Browse a remote folder visually in Linux (ssh)

In Windows, you need to resort to other programs like WinSCP or Filezilla to visually browse ssh shares. In Linux, file managers natively support this.

First add your ssh key to the agent:

ssh-add ~/.ssh/mykey_openssh.pvt

Next, for convenience, create a config file so you can use aliases to connect.
Eg: To connect to 35.180.101.49 as root, we will use the alias ovh. So config file looks like this:

Host ovh
     Hostname 35.180.101.49
     User root
     Port 22

Now open a file manager, and in the address bar type this:

sftp://ovh4

It will momentarily show the root directory of the remote server. You can now edit remote scripts on your favorite locally installed IDEs. Enjoy!
Thunar seems slow for this. Nemo is perfect.


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Change remote origin url for a git repo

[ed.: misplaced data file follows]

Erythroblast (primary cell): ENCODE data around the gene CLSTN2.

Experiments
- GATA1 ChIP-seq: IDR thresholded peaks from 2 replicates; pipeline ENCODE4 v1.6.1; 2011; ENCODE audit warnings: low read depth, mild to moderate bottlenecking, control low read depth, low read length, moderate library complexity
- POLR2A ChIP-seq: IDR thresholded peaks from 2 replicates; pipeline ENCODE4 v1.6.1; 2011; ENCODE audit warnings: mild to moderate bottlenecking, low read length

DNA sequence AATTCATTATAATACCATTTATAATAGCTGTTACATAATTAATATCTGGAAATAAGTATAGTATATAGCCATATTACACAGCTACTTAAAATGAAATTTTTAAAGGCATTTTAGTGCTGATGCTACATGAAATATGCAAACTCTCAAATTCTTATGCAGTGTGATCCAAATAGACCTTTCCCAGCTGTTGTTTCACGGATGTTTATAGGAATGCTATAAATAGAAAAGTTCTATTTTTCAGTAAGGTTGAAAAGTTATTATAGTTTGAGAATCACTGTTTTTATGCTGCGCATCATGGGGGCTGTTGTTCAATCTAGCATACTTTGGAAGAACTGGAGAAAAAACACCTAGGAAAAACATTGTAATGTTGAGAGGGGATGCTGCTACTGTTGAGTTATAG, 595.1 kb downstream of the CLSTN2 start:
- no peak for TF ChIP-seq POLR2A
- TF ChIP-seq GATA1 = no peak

From within the repo issue:

git remote set-url origin [email protected]:droidzone/reponame.git

You are reading this post on Joel G Mathew’s tech blog. Joel's personal blog is the Eyrie, hosted here.

Error pushing to remote git

git push
Access denied.
fatal: The remote end hung up unexpectedly

More detailed info:

ssh -vt [email protected]

Log:

[email protected]:~/gitlab$ less ../gitlab-shell/gitlab-shell.log
W, [2014-12-28T14:42:17.051111 #3354]  WARN -- : gitlab-shell: Access denied for git command <git-receive-pack 'root/bash-advanced-scripts.git'> by user with key key-9.
W, [2014-12-28T14:48:25.869656 #4670]  WARN -- : gitlab-shell: Access denied for git command <git-receive-pack 'root/bash-advanced-scripts.git'> by user with key key-9.
E, [2014-12-28T19:10:24.320928 #7340] ERROR -- : API call <POST http://gitfactory.droidzone.in//api/v3/internal/allowed> failed: 401 => <{"message":"401 Unauthorized"}>.
W, [2014-12-28T19:10:24.322391 #7340]  WARN -- : gitlab-shell: Access denied for git command <git-receive-pack 'root/bash-advanced-scripts.git'> by user with key key-9.
E, [2014-12-28T19:11:46.385783 #7368] ERROR -- : API call <GET http://gitfactory.droidzone.in//api/v3/internal/discover?key_id=9> failed: 401 => <{"message":"401 Unauthorized"}>.